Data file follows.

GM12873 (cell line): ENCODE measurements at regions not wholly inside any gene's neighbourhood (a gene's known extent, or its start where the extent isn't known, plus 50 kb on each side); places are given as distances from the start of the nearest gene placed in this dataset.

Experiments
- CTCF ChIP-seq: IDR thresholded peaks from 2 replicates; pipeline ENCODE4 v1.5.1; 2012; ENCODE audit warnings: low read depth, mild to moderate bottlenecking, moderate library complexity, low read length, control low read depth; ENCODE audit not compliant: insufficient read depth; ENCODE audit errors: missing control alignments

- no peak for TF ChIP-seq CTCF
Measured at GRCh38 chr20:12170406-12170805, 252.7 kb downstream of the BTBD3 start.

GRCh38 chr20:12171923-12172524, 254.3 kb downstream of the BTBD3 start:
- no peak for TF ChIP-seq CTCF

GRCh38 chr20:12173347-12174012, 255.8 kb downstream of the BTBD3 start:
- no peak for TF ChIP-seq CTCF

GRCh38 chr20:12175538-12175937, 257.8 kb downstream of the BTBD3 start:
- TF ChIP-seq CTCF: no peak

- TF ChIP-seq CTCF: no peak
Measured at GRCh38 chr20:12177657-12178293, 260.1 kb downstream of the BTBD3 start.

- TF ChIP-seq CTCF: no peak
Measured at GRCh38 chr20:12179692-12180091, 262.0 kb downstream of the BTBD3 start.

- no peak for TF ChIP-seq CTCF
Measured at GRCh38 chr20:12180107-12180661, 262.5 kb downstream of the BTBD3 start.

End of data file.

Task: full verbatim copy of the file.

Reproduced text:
GM12873 (cell line): ENCODE measurements at regions not wholly inside any gene's neighbourhood (a gene's known extent, or its start where the extent isn't known, plus 50 kb on each side); places are given as distances from the start of the nearest gene placed in this dataset.

Experiments
- CTCF ChIP-seq: IDR thresholded peaks from 2 replicates; pipeline ENCODE4 v1.5.1; 2012; ENCODE audit warnings: low read depth, mild to moderate bottlenecking, moderate library complexity, low read length, control low read depth; ENCODE audit not compliant: insufficient read depth; ENCODE audit errors: missing control alignments

- no peak for TF ChIP-seq CTCF
Measured at GRCh38 chr20:12170406-12170805, 252.7 kb downstream of the BTBD3 start.

GRCh38 chr20:12171923-12172524, 254.3 kb downstream of the BTBD3 start:
- no peak for TF ChIP-seq CTCF

GRCh38 chr20:12173347-12174012, 255.8 kb downstream of the BTBD3 start:
- no peak for TF ChIP-seq CTCF

GRCh38 chr20:12175538-12175937, 257.8 kb downstream of the BTBD3 start:
- TF ChIP-seq CTCF: no peak

- TF ChIP-seq CTCF: no peak
Measured at GRCh38 chr20:12177657-12178293, 260.1 kb downstream of the BTBD3 start.

- TF ChIP-seq CTCF: no peak
Measured at GRCh38 chr20:12179692-12180091, 262.0 kb downstream of the BTBD3 start.

- no peak for TF ChIP-seq CTCF
Measured at GRCh38 chr20:12180107-12180661, 262.5 kb downstream of the BTBD3 start.